Today is one of the busiest days of the year for churches, but this year, many people won’t be able to attend services in-person because of the COVID-19 pandemic.
Some Edmonton churches will allow a limited number of people inside while others are opting to do everything virtual.
“This year for Christmas Eve, everything is online. We’re not doing any in-person services,” said Dennis Varty, lead pastor at Celebration Church on 75th Street and Argyll Road.
“Of course we’d all love to go to an in-person service but it’s not practical, so virtual is really the only way to go.”
Provincial health orders limit the number of people allowed in a place of worship to 15 per cent of fire code occupancy.
Physical distancing between households must be maintained and masks are mandatory for faith gatherings.
Many of the holiday traditions, like choirs and live music, are still allowed inside places of worship.
In some cases, churches have been hosting online services for months, allowing hundreds of people to tune into their Sunday services via social media.
Many faith leaders are expecting just as many, if not more, tune in for Christmas Eve services.
With limited capacity for in-person services, Father Mark Blom with Sacred Heart Church of the First Peoples in Edmonton is already thinking about how to accommodate those who may not be aware of the health restrictions.
“One of the challenges is when people don’t come regularly or they don’t watch on the broadcast, they’re not sure and they just show up at the door,” Blom said. “We’ve had to be more firm, especially in the last two or three weeks since the new regulations came.”
The church encourages people to watch the online broadcast in their cars. Communion can even be brought out to the vehicle on request, he said.
“We’re trying as best as we can to help everybody participate and not feel shunned or left out because they didn’t know they were supposed to do this.”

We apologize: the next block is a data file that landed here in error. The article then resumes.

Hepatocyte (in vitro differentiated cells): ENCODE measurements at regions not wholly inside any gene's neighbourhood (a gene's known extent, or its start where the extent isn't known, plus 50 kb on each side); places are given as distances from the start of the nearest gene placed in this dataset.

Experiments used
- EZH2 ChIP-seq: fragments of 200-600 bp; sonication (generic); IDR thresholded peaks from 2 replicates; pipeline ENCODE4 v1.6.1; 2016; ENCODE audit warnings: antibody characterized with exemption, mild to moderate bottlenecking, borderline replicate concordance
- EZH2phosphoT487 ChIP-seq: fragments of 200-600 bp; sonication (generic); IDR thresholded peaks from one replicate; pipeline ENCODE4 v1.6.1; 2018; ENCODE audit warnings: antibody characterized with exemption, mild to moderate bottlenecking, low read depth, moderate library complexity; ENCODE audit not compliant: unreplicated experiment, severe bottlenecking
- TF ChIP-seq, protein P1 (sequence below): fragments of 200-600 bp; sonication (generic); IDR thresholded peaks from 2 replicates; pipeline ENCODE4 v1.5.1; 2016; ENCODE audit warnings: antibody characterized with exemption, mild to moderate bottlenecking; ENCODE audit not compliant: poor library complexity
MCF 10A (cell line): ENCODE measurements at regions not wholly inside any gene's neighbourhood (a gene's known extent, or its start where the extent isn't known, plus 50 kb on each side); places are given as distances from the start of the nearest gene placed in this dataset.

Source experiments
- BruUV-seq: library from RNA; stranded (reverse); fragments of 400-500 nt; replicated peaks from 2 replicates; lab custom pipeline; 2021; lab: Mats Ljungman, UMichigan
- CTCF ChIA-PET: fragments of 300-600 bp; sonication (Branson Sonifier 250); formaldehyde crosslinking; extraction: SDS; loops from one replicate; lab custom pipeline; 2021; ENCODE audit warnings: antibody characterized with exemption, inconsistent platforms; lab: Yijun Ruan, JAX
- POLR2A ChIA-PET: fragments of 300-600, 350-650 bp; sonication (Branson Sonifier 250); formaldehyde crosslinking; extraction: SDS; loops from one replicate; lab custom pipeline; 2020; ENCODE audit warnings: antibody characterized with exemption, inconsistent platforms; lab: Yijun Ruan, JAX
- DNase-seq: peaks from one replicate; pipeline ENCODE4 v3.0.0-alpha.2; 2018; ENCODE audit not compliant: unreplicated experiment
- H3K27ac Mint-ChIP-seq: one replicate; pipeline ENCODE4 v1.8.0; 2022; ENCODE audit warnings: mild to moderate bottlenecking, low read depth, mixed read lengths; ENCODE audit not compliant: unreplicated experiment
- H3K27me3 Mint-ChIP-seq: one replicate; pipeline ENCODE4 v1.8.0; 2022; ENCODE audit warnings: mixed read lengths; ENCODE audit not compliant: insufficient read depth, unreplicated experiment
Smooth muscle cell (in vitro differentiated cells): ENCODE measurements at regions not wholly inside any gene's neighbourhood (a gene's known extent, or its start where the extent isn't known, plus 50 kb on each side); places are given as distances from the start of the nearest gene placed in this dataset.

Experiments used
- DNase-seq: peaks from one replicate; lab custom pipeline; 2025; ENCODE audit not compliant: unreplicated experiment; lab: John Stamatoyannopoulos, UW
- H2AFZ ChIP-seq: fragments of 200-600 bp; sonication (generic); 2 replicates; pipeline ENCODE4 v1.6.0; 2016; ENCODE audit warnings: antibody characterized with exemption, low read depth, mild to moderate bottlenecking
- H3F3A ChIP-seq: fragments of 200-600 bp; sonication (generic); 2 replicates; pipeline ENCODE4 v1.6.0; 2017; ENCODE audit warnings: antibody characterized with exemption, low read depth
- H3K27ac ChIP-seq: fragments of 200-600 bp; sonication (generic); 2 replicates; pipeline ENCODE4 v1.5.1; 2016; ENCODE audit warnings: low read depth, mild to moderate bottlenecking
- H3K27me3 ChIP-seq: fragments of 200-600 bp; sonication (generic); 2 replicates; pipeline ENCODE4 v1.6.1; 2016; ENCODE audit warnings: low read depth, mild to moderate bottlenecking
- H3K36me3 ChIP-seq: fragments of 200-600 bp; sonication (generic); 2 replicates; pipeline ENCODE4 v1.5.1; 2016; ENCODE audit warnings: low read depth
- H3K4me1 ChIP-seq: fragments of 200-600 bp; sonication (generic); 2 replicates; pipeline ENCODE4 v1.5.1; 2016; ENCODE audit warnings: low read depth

Faith leaders say most people in the province have been understanding of this trying time and the reduced in-person service.
Premier Jason Kenney said Tuesday that “the large majority of faith communities regularly respect the public health orders.”
“The golden rule of all religions and spiritual traditions is to take care of others, and I hope all of the faith communities do that this Christmas,” Kenney said in French at a COVID-19 news conference.
His response followed news about a pastor at an Edmonton-area church who was handed a $1,200 ticket Sunday for contravening the orders of Alberta’s chief medical officer of health.
AHS officials had issued an order to GraceLife Church and Pastor James Coates, directing them to immediately begin complying with COVID-19 restrictions.
According to the order, some staff, volunteers and attendees at the Parkland County church were unmasked, and people were socializing and not distancing in the lobby.
Messages of hope
Faith leaders say it’s been important for many to stay connected to their faith during the pandemic.
Many say this year’s service will address the tough year 2020 has been.
“I think the message is there’s still hope. Although everything has changed in 2020, just to realize that we’re not done here,” Varty said.
“This is a very small chapter in the book that is your life.”
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